Report: Nearly half of Americans serving life without parole are elderly

WASHINGTON, D.C. –The Sentencing Project has released an extensive analysis of 40,000 people serving life without parole (LWOP) in the United States, revealing that almost half (47%) are at least 50 years old. 

“Older people present an extremely low risk to public safety; imprisonment until their death is inhumane and represents ineffective crime prevention,” said Ashley Nellis, Ph.D., Senior Research Analyst at The Sentencing Project and author of the report. “Without intervention, the number of elderly people serving life without parole stands to increase  substantially in the coming decade, and prisons are largely unprepared to handle their medical, social, physical, and mental health needs.”

The report, Nothing but Time: Elderly Americans Serving Life Without Parole, investigates demographic, crime, and sentencing data of individuals in 20 states serving LWOP, which represents three-quarters of people serving LWOP nationally. The analysis shows that: 

•47 percent of people serving LWOP are at least 50 years old.

•60 percent of the elderly imprisoned serving LWOP have already served at least 20 years.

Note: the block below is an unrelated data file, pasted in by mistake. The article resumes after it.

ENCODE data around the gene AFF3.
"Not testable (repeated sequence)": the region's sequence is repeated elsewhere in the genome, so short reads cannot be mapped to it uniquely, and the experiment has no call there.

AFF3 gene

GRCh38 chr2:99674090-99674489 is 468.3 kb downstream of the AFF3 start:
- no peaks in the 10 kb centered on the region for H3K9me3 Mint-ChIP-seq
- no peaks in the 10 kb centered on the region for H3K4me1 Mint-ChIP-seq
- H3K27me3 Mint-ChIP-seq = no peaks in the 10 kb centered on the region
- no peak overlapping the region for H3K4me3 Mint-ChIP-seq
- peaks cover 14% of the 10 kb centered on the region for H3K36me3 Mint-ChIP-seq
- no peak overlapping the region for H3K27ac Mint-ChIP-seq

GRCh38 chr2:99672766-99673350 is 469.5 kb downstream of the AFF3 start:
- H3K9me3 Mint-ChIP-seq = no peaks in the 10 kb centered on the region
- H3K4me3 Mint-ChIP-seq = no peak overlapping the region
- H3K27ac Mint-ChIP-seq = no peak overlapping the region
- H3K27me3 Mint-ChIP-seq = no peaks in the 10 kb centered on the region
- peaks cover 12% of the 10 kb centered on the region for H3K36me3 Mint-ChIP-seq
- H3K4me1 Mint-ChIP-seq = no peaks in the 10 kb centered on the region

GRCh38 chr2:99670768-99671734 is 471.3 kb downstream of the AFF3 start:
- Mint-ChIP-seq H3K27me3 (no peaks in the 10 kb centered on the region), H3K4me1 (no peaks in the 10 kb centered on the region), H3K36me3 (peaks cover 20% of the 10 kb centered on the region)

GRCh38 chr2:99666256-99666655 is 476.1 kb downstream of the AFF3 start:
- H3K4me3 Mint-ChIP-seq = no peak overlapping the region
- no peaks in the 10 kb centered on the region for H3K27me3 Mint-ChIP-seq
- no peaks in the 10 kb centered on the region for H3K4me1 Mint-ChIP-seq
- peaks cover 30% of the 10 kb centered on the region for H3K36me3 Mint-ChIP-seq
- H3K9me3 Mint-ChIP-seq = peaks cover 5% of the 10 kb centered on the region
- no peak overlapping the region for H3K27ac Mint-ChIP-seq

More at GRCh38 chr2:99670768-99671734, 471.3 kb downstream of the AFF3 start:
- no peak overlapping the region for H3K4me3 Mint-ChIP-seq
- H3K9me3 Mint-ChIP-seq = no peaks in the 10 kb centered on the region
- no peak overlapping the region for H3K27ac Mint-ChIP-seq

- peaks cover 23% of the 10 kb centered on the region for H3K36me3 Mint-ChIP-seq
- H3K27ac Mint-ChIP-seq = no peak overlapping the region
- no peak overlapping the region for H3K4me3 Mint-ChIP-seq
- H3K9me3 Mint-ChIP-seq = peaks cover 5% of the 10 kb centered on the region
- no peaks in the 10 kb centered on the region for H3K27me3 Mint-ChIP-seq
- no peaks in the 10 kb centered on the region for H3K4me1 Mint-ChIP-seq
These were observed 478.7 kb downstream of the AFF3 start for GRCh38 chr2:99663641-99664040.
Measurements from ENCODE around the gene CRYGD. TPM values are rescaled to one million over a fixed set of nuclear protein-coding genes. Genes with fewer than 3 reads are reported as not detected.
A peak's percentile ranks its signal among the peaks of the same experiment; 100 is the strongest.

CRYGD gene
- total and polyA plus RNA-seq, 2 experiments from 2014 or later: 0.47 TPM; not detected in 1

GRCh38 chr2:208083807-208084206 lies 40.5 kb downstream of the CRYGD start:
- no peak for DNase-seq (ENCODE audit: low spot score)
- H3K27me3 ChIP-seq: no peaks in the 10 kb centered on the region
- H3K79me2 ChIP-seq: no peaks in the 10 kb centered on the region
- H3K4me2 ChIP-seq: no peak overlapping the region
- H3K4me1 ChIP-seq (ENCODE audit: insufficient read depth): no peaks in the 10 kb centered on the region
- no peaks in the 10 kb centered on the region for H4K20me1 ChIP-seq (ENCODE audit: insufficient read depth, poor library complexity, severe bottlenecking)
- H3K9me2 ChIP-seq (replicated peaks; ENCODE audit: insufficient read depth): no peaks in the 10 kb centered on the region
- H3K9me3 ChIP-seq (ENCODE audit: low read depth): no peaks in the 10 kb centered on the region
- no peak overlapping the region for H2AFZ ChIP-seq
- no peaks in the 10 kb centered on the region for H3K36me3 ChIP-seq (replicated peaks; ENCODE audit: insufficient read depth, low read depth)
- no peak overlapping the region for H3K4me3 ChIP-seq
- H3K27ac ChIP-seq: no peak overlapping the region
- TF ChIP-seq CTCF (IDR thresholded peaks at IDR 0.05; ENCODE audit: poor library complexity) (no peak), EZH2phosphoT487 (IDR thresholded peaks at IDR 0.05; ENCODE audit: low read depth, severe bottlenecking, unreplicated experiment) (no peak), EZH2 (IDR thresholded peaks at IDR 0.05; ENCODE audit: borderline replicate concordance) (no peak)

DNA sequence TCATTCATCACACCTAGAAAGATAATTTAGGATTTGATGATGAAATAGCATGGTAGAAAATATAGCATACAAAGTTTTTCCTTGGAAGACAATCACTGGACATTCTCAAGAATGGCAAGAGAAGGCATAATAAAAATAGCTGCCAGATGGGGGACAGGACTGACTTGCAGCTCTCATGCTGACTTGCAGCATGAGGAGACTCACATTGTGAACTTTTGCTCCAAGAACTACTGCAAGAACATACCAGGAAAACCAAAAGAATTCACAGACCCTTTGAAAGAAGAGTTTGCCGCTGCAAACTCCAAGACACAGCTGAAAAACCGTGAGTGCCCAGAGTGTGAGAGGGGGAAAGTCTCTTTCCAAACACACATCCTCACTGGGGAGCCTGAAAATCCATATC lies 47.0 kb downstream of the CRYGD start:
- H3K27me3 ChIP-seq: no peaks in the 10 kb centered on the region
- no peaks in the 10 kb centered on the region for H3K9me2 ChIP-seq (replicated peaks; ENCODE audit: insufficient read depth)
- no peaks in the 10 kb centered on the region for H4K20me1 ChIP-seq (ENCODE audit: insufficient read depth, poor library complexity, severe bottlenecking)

•Half of aging people serving LWOP are Black and nearly 60 percent are people of color.

•One in 7 of the elderly LWOP population was under 25 at the time of their offense.

•In ten years, even if no additional LWOP sentences were added in these states, 30,000 people will be 50 or older.

The report relies on data obtained from state departments of corrections and makes a series of recommendations for reform:

•Allow immediate sentence review with presumption for release for those who are 50 and older and have served 10 years;

•Reinstate parole for those currently ineligible;

•Give added weight to advanced age at parole or sentence review hearings;

•Revise medical release statutes and policies to include persons sentenced to life imprisonment; and

•Expand clemency release opportunities.

About The Sentencing Project - The Sentencing Project promotes effective and humane responses to crime that minimize imprisonment and criminalization of youth and adults by promoting racial, ethnic, economic, and gender justice.